Hope Star from Hope, Arkansas on August 10, 1934 · Page 6
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Hope Star from Hope, Arkansas · Page 6

Hope, Arkansas
Issue Date:
Friday, August 10, 1934
Page 6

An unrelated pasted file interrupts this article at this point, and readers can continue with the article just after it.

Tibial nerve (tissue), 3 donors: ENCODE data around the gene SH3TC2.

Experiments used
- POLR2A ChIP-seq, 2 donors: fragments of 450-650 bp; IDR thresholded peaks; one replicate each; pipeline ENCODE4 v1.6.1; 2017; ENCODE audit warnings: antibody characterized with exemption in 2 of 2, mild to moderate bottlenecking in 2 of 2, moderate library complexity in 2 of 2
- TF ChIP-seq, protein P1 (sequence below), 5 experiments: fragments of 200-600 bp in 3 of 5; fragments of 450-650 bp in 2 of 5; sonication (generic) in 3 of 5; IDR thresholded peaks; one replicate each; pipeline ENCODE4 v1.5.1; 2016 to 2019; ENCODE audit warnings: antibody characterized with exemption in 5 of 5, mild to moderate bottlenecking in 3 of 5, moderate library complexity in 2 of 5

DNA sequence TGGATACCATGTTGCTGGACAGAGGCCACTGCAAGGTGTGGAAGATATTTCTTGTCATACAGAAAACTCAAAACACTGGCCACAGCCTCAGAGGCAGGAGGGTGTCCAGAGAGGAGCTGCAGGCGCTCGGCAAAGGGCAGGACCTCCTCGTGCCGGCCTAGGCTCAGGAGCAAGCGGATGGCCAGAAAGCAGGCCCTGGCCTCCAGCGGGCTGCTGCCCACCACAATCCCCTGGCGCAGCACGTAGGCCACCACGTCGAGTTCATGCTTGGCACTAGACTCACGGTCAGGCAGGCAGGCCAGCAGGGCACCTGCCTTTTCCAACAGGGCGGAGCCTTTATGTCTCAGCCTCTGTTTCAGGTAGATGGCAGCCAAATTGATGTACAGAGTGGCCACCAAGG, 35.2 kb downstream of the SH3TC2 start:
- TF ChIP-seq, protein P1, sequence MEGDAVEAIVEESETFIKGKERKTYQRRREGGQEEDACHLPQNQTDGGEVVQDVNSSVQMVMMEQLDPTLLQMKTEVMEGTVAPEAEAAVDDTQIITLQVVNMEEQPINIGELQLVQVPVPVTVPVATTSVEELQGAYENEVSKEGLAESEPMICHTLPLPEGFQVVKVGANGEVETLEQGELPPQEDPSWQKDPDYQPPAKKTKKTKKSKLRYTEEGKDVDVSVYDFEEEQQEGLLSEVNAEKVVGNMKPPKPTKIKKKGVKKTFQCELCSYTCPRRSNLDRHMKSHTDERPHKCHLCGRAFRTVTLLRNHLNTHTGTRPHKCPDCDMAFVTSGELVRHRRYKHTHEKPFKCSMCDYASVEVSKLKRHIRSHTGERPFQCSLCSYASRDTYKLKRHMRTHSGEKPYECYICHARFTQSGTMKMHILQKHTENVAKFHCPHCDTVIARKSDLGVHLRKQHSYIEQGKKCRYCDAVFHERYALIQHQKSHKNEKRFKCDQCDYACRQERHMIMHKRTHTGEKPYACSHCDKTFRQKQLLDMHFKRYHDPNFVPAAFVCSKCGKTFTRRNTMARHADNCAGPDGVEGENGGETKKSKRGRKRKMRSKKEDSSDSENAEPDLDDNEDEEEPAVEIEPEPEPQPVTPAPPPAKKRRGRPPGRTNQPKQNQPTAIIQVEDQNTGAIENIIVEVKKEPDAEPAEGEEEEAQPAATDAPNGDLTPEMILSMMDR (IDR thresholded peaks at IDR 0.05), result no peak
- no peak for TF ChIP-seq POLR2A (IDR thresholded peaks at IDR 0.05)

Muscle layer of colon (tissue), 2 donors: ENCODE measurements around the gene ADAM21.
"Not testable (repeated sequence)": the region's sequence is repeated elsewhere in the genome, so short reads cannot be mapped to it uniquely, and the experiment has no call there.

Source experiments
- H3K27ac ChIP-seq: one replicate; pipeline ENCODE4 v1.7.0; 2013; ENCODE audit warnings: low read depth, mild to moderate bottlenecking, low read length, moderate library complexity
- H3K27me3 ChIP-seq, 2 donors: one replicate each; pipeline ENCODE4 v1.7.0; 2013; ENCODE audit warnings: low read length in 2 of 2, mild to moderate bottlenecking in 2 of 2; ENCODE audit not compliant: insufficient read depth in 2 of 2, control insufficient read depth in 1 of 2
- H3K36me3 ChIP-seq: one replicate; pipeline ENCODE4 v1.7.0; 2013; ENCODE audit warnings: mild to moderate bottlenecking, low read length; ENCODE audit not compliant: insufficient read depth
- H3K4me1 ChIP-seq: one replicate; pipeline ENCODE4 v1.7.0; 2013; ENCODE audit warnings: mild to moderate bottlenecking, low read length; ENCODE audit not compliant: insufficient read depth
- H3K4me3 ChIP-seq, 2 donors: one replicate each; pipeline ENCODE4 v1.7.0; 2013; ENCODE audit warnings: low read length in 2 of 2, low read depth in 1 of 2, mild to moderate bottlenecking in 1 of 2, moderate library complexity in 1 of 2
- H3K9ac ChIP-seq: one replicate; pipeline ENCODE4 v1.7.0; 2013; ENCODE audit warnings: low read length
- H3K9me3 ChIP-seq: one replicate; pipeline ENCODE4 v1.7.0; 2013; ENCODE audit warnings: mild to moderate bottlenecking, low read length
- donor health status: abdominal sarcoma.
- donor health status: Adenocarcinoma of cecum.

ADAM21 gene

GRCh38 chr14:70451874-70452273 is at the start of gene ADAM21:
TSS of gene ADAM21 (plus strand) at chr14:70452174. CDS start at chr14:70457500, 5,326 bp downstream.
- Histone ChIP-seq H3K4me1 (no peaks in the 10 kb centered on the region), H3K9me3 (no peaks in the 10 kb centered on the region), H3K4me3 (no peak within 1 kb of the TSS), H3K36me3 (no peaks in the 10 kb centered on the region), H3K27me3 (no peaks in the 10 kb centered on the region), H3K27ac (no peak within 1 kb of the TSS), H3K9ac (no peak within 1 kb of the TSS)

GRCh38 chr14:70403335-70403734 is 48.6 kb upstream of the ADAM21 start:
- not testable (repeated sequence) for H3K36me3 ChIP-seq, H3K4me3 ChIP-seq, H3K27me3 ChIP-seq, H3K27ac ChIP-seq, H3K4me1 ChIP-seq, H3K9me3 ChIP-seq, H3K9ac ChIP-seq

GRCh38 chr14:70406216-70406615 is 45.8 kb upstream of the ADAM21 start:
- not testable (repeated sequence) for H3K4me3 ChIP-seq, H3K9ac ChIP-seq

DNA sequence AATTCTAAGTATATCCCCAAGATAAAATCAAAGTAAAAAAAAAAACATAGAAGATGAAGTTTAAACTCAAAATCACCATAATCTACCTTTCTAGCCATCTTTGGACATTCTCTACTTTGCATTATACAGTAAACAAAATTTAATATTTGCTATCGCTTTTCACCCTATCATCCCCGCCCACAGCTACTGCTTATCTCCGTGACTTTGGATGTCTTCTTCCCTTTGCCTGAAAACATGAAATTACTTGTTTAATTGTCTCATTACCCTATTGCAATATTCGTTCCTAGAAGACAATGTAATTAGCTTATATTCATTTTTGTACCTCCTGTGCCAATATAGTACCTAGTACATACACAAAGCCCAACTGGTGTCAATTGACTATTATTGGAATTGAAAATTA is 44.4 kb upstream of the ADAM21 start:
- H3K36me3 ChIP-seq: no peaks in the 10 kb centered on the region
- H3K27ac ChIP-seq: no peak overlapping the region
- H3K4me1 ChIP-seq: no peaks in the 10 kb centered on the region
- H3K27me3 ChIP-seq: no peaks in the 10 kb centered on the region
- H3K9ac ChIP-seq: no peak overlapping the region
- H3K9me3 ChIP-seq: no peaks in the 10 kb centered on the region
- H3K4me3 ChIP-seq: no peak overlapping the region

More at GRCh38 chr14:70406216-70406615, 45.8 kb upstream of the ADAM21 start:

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HOPE STAH, HOPE, Afc&ANSAS Friday, August 10,1934 1,000 Guns Stolen From State Guard Underworld Supplying Itself From National Ouard Armories WASHINGTON.— (#>) -The under\W*W has stolen 1,027 guns—10 of them machine guns—and 23,110 rounds tit ammunition from National Guard ftrmoncs In 29 states since January 1, 1932. William Stanley, acting attorney general, said Thursday. He revealed also that Iho Depart ment of Justice has asked the War Department to prevail upon state governors to end these thefts. Stanley reminded that the federal machine gun law which takes effect Friday is intended to close firearms channels to the criminal. "The underworld will have to get gpuns in order to operate," he said, adding that for thnt reason the Justice Department was particularly anxious to end the raids on guard equipment—loaned by the War Department. The law which goes into effect Friday imposes federal license taxes on concerns engaged in the manufacture and sale of sawed-off shotguns and Should Faithful Service Be Rewarded? Should such honesty in office be endorsed by the voters? I have kept faith with my friends who elected me Commissioner of Mines, Manufactures and Agriculture by the largest vote ever given to a state official with opposition. No act of mine has ever been crit- in/ed: No suspicion of dishonesty or corruption has ever been directed at me. ON THE OTHER HAND My opponent has been accused of many questonable transactions. The records prove that many of these accusations were founded upon the truth. He has been subjected to the severest official criticism. He is even now bengr sued by the state n two cases. Is He Entitled to a Third Term on Such a Record? When I Am Elected to the Office of STATE TREASURER I promise that no act of mine will ever cause my friends to blush for having supported me EARL PAGE MY OPPONENT'S THREAT THAT FAILURE TO RE-ELECT HIM MAY CAUSE THE OLD ROAD -BONDS TO COME BACK ON THE LANDS IS UTTERLY FALSE. NEITHER HE NOR I CAN AMEND THE REFUNDING LAW. THIS IS A CLUMSY EFFORT TO FOOL YOU. Chosen to Head Doctors of U. S. Dr. Walter Blefrlng of Des Molnes here greets the world .with a broad smile, as he just has received one of the highest hon• ors of the medical profession— the presidency of the American Medical Association. The Iowa [ physician was Inuucted at the annual convention In Cleveland, mjcceeding Dr. Dean Lewis, Baltimore. machine guns. The Department of Justice negotiated an unofficial agreement with machine gun manufacturers whereby they inform the president of proposed purposes of such weapons. The notice is turned over to the department for investigation. If the department approves the sales they are consummated. Figures made public by Stanley showed that of the stolen guns, 49 were automatic rifles, 28 were other high-powered rifles and 940 were pistols. Two hundred and thirty of the stolen weapons and 1,250 rounds of ammunition have been recovered but no machine guns. Texas had 203 guns taken in nine robberies. Missouri was second with 106 guns stolen in five thefts. Other robberies included: Oklahoma, 56 guns in five robberies; Georgia, 86 in four; North Carolina, 41 in four; Kansas, 90 in three; Iowa, 36 in three; Arkansas, 14 in three; Pennesylvania, Tennessee and Indiana, tliree robberies; Illinois, Florida, Alabama, Louisiana, Arizona and Mincsota, two robberies each. The real name of Barnum's partner was James McGuiness instead of Bailey. He changed his name to Bailey when he ran away from home to escape detection. The United States constitution contains nothing that would prevent a woman from becoming President of the United States. KITCHEN Ono Pickling Receipt Serves for All Fruits nnd Vegetables Slight Changes In the Preparation Give Basic Synip Wide Changes BY MARY E. DAGUE NBA Staff Service Writer Nearly all fruits and many vegetables, especially carrots and cucumbers lend themselves to this method of pick ling. Carrots retain their color, are decorative to serve and are easier to make than cucumber rings on account of their natural firmness. Unless cucumbers arc at the right stage they become soft and mushy. Beets, small green tomatoes and ripe yellow toma- Tomorrow's Menu BREAKFAST: Plums, ready to serve cereal, cream, rice omelet, crisp toast, milk, coffee, LUNCHEON: Cheese sandwich loaf, potato chips, mixed sweet pickles, iced ginger ate. DINNER: Cream of corn soup, halibut and radish salad, baked cucumbers, peach cottoge pudding with foamy sauce, milk, coffee. toes may also be used to make appe- tising and colorful pickles which will serve as garnishes for winter salads! and meat dishc. Canned or dried Ifruit as well as i fresh may be used for pickles. And melon rinds, both cantaloupe and watermelon should be added to the list. Cook Pineapple First For pineapple pickles pare and slice the fruit and cook until tender. Then cut the slices in wedges and our boiling vinegar syrup over the fruit for three successive mornings. The fourth morning fruit nnd syrup are brought to the boiling point, put into sterilized jars and sealed. Plums, pears, peaches and apples and seedless grapes arc all good put up in a weet pickling syrup. However the fruit that is pickled without removing the skin or rind should be well pierced over the entire surface. The fruit may be cooked until tender in clear water and simmered in a pickling syrup until transparent. Or the the whole pickling process may be done in the syrup. The pickled material should be tender and clear, but firm and unbroken when put in cans. Pouring the syrup over the fruit or vegetables for several mornings in succession insures a perfect and unbroken pickle but prolong the time of preparation. The same general rule may be used for almost any variety of fruit or vegetable Teh spices may be varied but the proportions of sugar and vinegar remain the same. The spices are used whole and tied in a small cheesecloth GA ^feminine, rvxvtnq a. F OR mature figures, here is 1 a delightful model Hint Is easy to fashion in cither printed sheer, vrflle or silk. The designs may be had for sizes 3G lo 5i'. Size 44 requires 5 5-8 yards ot 39-lncii fabric. To secure a PATTKUV and 8TKP-11V-STKI' SKWI.NC IN- STRliCTIONS, fill out. the coupon below, being sure to MK.Yl'lo.N THE NAMK OK THIS NEWSPAPER. JULIA BOYD. 103 PARK AVENUE. NEW YORK Enclosed is 15 cents in coin for • Pattern No. Size Name Address , City Slato Name of this newspaper ,., The SUMMER PATTERN HOOK, with a complete selection of Julia Boyd designs, now Is ready,: It's 15 cents when purchased separately. Or, i( you want to order It with the pattern above, .send ia just an additional 10 cents with the coupon. Put vinegar, sugar and spices into preserving kettle and bring to the boil- Wliuiu emu iiwu Lit ei aumii uiicuaunuiii ...TIM** • i t./ ..J bag. Powdered spices color, and dark- P? lnt '. B ° a 'j™ "»«*? ^tort ad- en the fruit '•''• dlng or beforc pouring the syrup Sweet Pickling Syrup ovor the fruit ' One quart vinegar 4 pounds light brown sugar, 1-2 cup of whole spices. Calculate 1-2 cup vinegar to 1 J 2 pound sugar for one pound of fruit. Anniversary Sale Our First Year of Business has come to an end and we wish to take this opportunity to thank each and every one of our many friends and customers for their patronage and help in making it a banner year. S UGAR M lOlbs.JIC JELLO FLAVOR 0 BOXES I I G P OTATOES R N e 0d UOIbs.l7c MUSTARD-2 quart jars 25c LARD-8II). Carton 60c SALAD DRESSING-Quart Z9c HOBBS LEADER 1 Pound POFFFF C U r r L fi 17c3Pound 50c EXTRACT-8 oz. bottle 10c LAUNDRY SOAP Large White 4 bars 15c Turnips and Tops Nice and fresh—Bunch 10c LEMONS, nice size—doz. 17c AUSAGE I2lbsl5c SLICED BACON Breakfast <fl rt^ Rindless Ib. JLjjC Stew uc Meat BACON SQUARES SUGAR CURED Ib. BEEF ROAST NICE AND TENDER—POUND 8c Bologna and Weiners |L_ IDS. LOAF MEAT (iROUND FRESH—POUND PICNIC HAMS 4 to 6 Ib. average—Lb. 14c CHEESE, full cream-Lb 15c FRYERS, dressed, fresh-Each 35c GRO.& MKT Home Operated HARRY GRAYSON NEW YORK.-Unless Fred Perry turns profession!, the Davis Cup is quite likely to remain in England long enough to round out a tenyear stay on the other side. A seventh American eupedition failed, with Sidney B. Wood and Frank Shields unable to score in even one i singles scrap. And when the time comes for the British to pas sthe trophy along, Germany, and not the United States, may be the recipient. Indeed, the Teutons, who have made rapid stride sin tennis, might have been the challengers this year had not Nazi trouble cost them the services of Daniel Preim, almost as good as the 24-year-old Baron Gottfried von Cramm, whom William T. Tilden rates next to Perry among the amateurs. In taking two sets before wrenching his side, Wood demonstrated that he had it in him to repel Perry. With a better break In the luck, the once precociouse darling of the Seabright courts may click in 1935, but. the other singles player must be developed. He may eventually be found among Gene Mako of Los Angeles, the intercollegiate champion; E. Ilamey Donovan, a contribution from Fordhamjnr Frankie Parker, the 18-year-old Lawrenceville student, although to dato this season the latter has failed to reveal the form that earned him No. 8 ranking. Grant Might Hnve Been Better Selection Shields and Lester Stoefen are loo hopelessly handicapped. They can't beat Perrys and Bunny Austins on sheer fight alone. While I dislike to second guess anybody, wee Bryan Grant probably would have been a better selection than Shields. It might be well for the American Davis Cup committee to take into consideration how a player's game fits that of the British .stars. For exampe, Shields likely would blast Grant off the court in an elimination, yet the Atlanta player's game is much more adapted to that of Austin, the stylist, than that of the tow- ering chap who carried the Yankee standards, Since the Europeans learned thcnrl of taking n terrific service, their conquerors hnve had to have flawless command of the ball. Shields can't bent their best wild rushes to the net. Shields is mechanical—stilted and cramped. He is a one or two stroke player, with a weak backhand and fnutly ground strokes. IVrry Clicked When He Quit Clowning Grunt, on the other hand, has an all-court game. Against Austin, the man the Americans stood the best chance of defeat ing, Bisty could have been relied upon to stick in there, and get the ball bnck. And that Is what it takes to trim Austin, who is none loo strong and who fades as a stiff battle rolls on. Shields defeated him by carrying him to a fith set in the Wimbledon tournament. His victories over Jack Crawford plainly gave Perry Ihe impetus required to make him the world's foremost iimatcur. At the oulscl this kangaroo-like athlete was <i hit of a buffon. For some lime before he .struck his true stride, it WHS said thai he practically would be invincible if he would get his mind on his game. He .seemed to suffer from tin inferiority complex. T doubt th»t Perry could turn bock Tilden, Johnston, Cochet or LnCostc al their peak. But Great Britain and amateur tennis need nol apologize for their top- ninking plnyre. He has remarkable speed, a fine variety of stroke.s, and is capable in every .square inch of the court. Six 5-Day Weeks for Duck Season Shooting to Be Barred on Sunday and Monday, Nov. 6-Dcc. 15 The Arkansas Game nnd Fish Commission, meeting at the Hotel Ben McGehep Saturday night vole<l fo recommend lo the United Slates Biological Survey that the Arkansas duck Kenson for 1934 consist of six five-dny weeks, beginning November 16, and closing January 15. The Department of Agriculture recently decided that duch shooting should be llmilod (o 30 days (his year, ns wan done two years ago. Status were penult ted some leeway in the arrangement of the 30 days. Guy Amslcr, secretory of Ihe com- miion, aid that the Biological Survey would receive recommendations of the southern states and Iry to n more or less uniform season throughout the south. Hence the decision of-the Arkansas commission may be changed by federal authorities. However. Mr. Amslcr paid he believed the actions of the late commission may remain unchanged. Tennessee has aproved 10 three-day hunting weeks, he said. The fcrris wheel was named after its invcntor.Geoi-gc W. G. Ferris, an American engineer and steel bridge builder, who was born in Galesburg. III., in 1859. WAPNING ORDER No. 2835. In the Chancery Court of Hempstead County, Ark. Mae Berry Plaintiff vs. Hilburn Berry Defesdant The Defendant, Hilburn Berry, is warned to appear in this court within thirty days and answer the complaint of the Plaintiff, Mae Berry. Witness my hand and the seal of said court this 24th day of July, 1934. (Seal) DALE JONES, Clerk. John P. Vesey Atty. Plaintiff. July 27-Aug. 3-10-17. WARNING ORDER A. S. Williams Plaintiff vs. Lena M. Williams ;,.: Defendant The Defendant, Lena M. Williams, is hereby warned to appear in this court within thirty days and answer the complaint of the plaintiff herein. Witness my hand and seal as clerk of said court on this 3rd day of August, 1934. (Seal) DALE JONES, Clerk. Aug. 3-10-17-24. Wade KITCHENS Candidate for Congress ,Seventh District Will Speak in Hope Saturday Night 8 O'Clock From First Baptist Church Lawn ALL OVER THE WORLD ORANGES, Nice California—Dozen 19c LEMONS, Nice Size—Dozen 23c GRAPES, Thompson Seedless—Lb 9c ONIONS, Yellow Globe—3 Lb lOc CARROTS Or BEETS—Bunch Sc CABBAGE—3 Pounds lOc LETTUCE—Large Crisp Head 7c BANANAS, Yellow Ripe—3 Lb Maxwell House, Canova, Country Club COFFEE 29clb 28clb 27clb PEANUT BUTTER—Quart 23c MUSTARD—Quart 13c POTTED MEAT, Armours—2 Cans Sc JELLO, Any Flavor—3 For 17c POST TOATIES—3 Boxes 25c GRAPE NUTS—Package 19c VANILLA WAFERS-Lb. 15c MARSHMALLOWS, Camp Fire—6</ 2 02 9c RUMFORD BAKING POWDER—12 oz 19c POST BRAND FLAKES—Package lOc JOY BELL'S FLOUR 48 Lb $1.55 24 Lb 89c .22c NBC SWISS SANDWICH—Lb SOUR Or DILL PICKLES—Quart LEMON LIME—LIME RICKEY GINGER ALE-Bottie RINSO, Small 9c Large—2 For 39c LIFEBUOY—3 Bars 19c Quality Meats "«ek Thick Rib Roast, Lb. 9'/ 2 c STEAKS—All Cuts, Lb.....l9c GROUND BEEF, 3 Lb. 25c SUGAR CURED-I'UL'N!) VEAL CHOPS-Lb. VEAL ROAST-Choice, Lb. OLEO-Eatmore-Lb. FAT AND TENDER-EACH SHOULDERS, Lb 15c STEW, Lb 12c LEGS, Lb. 22'/ 2 c FANCY K. C. BEST GRADE 10c LAMB BACON SWIFT'S RADIO-POUND CUT FROM NATIVE BEEF—LB. me 7 tit. JAR—EACH PIG'S FEET SMOKED BACON-Lb. SALT MEAT, Lean-Lb. lOc lie